Good morning. This is LEADOFF, the early buzz in Atlanta sports.
The Atlanta City Council late Monday voted to approve the deal to renovate Philips Arena, and the Hawks will waste no time getting started.
Asked when the work will begin, Hawks spokesman Garin Narain responded Monday night: “Construction is set to begin tomorrow.”
Philips Arena hosted its final event until next basketball season Saturday and will be closed for approximately the next four months for the first phase of renovations.
The arena, which typically hosts about 170 events per year, is slated to reopen in time for the start of the Hawks’ 2017-18 regular-season home schedule. The NBA hasn’t announced the schedule yet.
The $192.5 million remaking of the 18-year-old arena will be spread over two Hawks off-seasons, ultimately resulting in an array of new amenities, improved basketball sight-lines, connected concourses and, perhaps most notably, removal of the wall of suites on one side of the building.
The first phase, to be completed in October, will include the renovation of about 10,000 square feet of premium club spaces and the demolition of about 100,000 square feet of interior space, according to the Hawks’ building-permit application.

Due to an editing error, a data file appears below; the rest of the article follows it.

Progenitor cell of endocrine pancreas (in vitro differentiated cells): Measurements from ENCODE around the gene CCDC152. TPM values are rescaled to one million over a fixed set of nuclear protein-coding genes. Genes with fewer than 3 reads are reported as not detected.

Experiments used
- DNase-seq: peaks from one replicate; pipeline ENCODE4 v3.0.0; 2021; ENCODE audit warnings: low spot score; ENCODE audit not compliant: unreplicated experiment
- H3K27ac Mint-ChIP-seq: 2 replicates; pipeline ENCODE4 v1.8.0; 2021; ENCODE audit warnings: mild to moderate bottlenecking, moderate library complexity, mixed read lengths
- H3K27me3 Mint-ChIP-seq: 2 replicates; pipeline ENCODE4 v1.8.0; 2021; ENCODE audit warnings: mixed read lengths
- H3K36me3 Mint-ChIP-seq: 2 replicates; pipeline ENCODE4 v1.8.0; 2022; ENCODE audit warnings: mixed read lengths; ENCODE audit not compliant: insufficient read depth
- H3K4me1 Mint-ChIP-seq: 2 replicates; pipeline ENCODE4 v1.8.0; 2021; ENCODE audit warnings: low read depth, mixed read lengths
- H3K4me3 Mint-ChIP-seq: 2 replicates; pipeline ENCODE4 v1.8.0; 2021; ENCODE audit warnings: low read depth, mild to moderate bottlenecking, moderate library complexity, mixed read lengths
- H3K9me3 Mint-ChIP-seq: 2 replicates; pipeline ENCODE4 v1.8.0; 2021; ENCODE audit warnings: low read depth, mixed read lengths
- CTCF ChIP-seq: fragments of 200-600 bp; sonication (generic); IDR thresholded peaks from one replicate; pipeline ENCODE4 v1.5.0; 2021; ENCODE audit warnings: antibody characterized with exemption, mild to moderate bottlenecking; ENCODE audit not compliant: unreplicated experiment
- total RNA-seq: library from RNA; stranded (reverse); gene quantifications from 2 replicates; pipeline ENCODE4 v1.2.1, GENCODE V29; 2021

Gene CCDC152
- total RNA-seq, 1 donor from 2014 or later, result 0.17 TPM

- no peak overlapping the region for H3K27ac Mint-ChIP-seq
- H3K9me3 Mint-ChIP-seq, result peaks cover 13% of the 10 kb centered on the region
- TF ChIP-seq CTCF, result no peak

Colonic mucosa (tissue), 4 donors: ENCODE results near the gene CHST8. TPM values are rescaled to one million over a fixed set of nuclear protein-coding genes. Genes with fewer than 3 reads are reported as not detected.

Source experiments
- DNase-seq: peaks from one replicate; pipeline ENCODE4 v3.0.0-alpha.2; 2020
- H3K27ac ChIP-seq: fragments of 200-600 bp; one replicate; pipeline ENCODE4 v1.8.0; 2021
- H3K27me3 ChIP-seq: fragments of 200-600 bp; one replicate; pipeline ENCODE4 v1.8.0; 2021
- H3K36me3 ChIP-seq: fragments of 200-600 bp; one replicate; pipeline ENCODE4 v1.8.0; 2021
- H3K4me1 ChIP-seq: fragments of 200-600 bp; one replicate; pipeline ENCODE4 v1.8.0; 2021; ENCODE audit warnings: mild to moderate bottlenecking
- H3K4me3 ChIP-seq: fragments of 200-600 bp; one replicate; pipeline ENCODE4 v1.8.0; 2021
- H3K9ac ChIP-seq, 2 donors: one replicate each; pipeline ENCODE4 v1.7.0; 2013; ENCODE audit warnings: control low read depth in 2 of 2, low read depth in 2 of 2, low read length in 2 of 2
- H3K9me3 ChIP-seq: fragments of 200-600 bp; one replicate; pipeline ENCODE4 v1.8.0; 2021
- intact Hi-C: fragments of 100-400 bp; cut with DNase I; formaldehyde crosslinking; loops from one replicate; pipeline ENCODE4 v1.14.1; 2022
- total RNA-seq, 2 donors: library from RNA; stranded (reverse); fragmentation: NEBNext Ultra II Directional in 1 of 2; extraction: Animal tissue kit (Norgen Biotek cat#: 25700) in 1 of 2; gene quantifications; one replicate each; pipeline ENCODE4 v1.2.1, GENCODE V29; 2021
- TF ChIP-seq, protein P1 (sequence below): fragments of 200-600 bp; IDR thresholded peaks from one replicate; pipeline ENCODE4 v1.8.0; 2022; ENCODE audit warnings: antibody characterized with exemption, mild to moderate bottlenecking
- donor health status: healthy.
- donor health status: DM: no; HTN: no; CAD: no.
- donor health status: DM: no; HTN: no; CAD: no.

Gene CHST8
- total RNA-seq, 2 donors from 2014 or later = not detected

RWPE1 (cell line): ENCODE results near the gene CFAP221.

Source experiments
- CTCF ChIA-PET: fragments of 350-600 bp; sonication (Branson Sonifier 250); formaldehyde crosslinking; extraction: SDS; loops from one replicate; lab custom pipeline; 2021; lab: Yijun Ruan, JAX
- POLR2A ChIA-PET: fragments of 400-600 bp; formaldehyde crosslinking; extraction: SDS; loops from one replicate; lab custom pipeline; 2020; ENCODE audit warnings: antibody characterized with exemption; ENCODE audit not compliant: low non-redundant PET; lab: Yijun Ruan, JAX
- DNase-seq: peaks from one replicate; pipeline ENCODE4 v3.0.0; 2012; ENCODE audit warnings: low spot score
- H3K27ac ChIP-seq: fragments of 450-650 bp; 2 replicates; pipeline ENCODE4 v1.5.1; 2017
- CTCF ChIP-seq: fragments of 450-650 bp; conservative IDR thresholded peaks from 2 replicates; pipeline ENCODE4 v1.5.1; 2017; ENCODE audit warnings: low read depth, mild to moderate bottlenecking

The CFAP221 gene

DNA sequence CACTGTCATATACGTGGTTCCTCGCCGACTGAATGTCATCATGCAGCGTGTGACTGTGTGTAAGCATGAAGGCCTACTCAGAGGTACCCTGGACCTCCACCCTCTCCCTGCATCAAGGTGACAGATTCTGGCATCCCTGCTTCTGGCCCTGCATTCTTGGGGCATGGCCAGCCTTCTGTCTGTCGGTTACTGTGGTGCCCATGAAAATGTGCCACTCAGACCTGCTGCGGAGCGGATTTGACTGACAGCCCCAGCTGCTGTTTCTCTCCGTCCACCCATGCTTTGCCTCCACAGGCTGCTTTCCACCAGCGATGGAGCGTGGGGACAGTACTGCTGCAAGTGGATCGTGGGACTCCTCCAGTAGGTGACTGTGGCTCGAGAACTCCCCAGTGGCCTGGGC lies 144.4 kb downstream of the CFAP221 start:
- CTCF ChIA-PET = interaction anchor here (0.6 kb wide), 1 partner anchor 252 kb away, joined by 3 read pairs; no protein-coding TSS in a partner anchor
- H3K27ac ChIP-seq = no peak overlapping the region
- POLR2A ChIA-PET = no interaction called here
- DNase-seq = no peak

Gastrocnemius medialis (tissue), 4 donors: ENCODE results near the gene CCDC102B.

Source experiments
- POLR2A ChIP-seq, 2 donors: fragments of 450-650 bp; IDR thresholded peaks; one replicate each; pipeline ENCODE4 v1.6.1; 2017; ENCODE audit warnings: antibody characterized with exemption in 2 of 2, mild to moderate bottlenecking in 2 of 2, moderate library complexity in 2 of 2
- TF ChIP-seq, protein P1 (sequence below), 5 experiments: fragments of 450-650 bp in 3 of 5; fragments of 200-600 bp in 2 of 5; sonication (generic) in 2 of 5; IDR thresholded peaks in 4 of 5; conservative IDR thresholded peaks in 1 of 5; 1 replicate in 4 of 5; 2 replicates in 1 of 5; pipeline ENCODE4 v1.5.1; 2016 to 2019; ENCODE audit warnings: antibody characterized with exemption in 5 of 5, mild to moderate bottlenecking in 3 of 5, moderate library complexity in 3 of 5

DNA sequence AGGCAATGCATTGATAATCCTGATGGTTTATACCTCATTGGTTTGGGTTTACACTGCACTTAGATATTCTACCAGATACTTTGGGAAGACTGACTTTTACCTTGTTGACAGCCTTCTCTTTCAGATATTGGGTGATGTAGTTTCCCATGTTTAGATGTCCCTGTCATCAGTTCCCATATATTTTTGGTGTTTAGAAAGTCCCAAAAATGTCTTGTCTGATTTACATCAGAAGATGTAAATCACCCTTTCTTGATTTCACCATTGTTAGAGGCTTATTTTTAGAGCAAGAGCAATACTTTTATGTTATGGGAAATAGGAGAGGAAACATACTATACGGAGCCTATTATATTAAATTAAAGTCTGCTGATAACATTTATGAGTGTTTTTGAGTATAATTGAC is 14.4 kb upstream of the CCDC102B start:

A 46-page memorandum of understanding spells out the terms of the deal to renovate the arena. Among the provisions of the MOU:
Public dollars will fund $142.5 million of the renovation cost, mostly from car rental taxes collected at Hartsfield-Jackson International Airport. The Hawks will be responsible for $50 million.
A facility-admissions surcharge of $3 will be tacked on to the cost of tickets for all events in the arena and will go, in part, toward funding traffic management and future capital repairs and replacements.
The Hawks organization will be responsible for any cost overruns.
The Hawks will enter into a non-relocation agreement obligating the team to play in the arena through June 30, 2046. If the team relocates before then, it would have to pay damages of $200 million, plus the balance on the arena’s bonds.
The City of Atlanta commits to “use commercially reasonable best efforts to facilitate the redevelopment of the area adjacent to the arena, an area currently referred to as the ‘Gulch.’”
The Atlanta-Fulton County Recreation Authority will continue to own the arena.
Hawks principal owner Tony Ressler said in a statement that the City Council’s vote Monday “shows the enthusiasm we all have for making Philips Arena and its surrounding areas a sports and entertainment destination for residents and visitors alike.”
The renovations are slated for completion at the start of the 2018-19 season, coinciding with the 50th anniversary of the Hawks’ move to Atlanta.
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